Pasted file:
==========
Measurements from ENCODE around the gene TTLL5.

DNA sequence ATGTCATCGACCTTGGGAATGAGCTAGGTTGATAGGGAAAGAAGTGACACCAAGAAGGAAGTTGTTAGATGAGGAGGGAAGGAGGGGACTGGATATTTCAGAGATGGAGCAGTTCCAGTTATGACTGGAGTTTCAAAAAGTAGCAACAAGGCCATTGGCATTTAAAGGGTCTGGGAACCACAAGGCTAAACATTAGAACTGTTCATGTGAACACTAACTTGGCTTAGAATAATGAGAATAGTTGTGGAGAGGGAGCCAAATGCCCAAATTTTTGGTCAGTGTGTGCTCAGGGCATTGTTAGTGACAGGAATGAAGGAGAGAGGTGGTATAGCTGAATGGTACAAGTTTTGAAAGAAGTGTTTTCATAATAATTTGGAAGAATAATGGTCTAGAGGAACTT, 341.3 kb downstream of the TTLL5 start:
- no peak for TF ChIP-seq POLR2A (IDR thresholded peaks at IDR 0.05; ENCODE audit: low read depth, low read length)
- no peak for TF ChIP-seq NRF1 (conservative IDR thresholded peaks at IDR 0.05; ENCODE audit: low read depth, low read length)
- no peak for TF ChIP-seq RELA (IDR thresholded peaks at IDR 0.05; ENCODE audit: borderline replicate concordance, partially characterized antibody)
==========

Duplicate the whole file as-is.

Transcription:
Measurements from ENCODE around the gene TTLL5.

DNA sequence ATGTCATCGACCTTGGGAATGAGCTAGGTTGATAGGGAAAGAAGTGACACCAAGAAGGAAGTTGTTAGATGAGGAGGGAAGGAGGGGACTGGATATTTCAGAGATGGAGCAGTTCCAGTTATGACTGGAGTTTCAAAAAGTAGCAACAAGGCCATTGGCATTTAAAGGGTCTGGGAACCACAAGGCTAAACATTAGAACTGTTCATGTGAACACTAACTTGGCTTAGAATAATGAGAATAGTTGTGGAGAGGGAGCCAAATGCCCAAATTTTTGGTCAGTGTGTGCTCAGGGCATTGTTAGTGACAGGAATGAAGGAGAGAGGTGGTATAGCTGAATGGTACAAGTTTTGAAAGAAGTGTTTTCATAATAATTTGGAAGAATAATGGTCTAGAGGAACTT, 341.3 kb downstream of the TTLL5 start:
- no peak for TF ChIP-seq POLR2A (IDR thresholded peaks at IDR 0.05; ENCODE audit: low read depth, low read length)
- no peak for TF ChIP-seq NRF1 (conservative IDR thresholded peaks at IDR 0.05; ENCODE audit: low read depth, low read length)
- no peak for TF ChIP-seq RELA (IDR thresholded peaks at IDR 0.05; ENCODE audit: borderline replicate concordance, partially characterized antibody)